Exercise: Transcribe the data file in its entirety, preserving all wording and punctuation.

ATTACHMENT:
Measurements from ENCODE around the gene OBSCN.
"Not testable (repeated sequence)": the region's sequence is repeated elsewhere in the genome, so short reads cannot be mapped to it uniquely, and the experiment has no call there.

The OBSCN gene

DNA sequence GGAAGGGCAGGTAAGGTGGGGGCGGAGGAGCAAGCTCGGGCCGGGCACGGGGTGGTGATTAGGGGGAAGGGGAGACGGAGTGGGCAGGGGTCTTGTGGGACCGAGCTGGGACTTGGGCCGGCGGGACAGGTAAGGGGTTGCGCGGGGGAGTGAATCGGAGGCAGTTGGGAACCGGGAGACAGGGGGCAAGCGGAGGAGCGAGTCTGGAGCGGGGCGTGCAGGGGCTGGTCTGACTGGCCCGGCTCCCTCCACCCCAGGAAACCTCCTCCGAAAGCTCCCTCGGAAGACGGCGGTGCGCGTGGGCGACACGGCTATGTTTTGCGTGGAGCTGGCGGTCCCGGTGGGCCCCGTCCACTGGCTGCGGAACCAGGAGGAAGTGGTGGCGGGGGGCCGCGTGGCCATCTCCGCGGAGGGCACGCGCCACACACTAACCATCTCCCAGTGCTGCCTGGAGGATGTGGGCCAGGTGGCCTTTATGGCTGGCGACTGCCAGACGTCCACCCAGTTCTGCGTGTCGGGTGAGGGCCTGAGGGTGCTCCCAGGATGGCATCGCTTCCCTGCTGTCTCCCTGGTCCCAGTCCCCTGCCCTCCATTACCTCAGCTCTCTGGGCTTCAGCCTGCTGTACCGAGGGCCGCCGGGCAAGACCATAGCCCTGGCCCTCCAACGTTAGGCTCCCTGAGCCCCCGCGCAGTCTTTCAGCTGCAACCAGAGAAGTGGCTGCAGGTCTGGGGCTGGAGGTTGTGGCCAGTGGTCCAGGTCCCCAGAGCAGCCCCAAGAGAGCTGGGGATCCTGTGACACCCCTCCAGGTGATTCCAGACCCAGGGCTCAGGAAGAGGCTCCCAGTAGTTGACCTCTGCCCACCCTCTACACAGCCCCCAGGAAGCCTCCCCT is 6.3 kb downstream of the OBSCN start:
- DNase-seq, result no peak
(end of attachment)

Measurements from ENCODE around the gene OBSCN.
"Not testable (repeated sequence)": the region's sequence is repeated elsewhere in the genome, so short reads cannot be mapped to it uniquely, and the experiment has no call there.

The OBSCN gene

DNA sequence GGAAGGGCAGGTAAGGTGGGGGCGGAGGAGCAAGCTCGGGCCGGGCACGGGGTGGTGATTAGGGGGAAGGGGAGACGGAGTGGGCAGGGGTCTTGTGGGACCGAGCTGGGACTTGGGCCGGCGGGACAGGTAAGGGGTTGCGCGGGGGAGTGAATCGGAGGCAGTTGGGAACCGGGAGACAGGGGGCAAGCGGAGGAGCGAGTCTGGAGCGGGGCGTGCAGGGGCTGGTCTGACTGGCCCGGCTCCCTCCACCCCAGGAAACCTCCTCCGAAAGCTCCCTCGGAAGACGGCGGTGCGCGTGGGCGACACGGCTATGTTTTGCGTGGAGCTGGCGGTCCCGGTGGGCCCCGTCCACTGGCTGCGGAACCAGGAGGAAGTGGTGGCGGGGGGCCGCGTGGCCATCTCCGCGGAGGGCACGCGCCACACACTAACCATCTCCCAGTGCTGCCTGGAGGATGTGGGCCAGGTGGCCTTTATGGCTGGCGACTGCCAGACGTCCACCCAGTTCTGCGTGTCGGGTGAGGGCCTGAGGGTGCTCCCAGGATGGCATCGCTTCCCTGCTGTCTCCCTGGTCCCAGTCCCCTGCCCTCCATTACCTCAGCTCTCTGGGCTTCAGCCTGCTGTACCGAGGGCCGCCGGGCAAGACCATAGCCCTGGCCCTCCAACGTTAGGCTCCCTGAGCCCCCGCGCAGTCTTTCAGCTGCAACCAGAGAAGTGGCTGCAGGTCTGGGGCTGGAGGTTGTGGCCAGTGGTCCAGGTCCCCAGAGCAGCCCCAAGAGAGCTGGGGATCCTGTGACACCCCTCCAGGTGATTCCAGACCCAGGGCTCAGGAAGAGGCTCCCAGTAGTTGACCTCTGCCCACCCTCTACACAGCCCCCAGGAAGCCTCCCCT is 6.3 kb downstream of the OBSCN start:
- DNase-seq, result no peak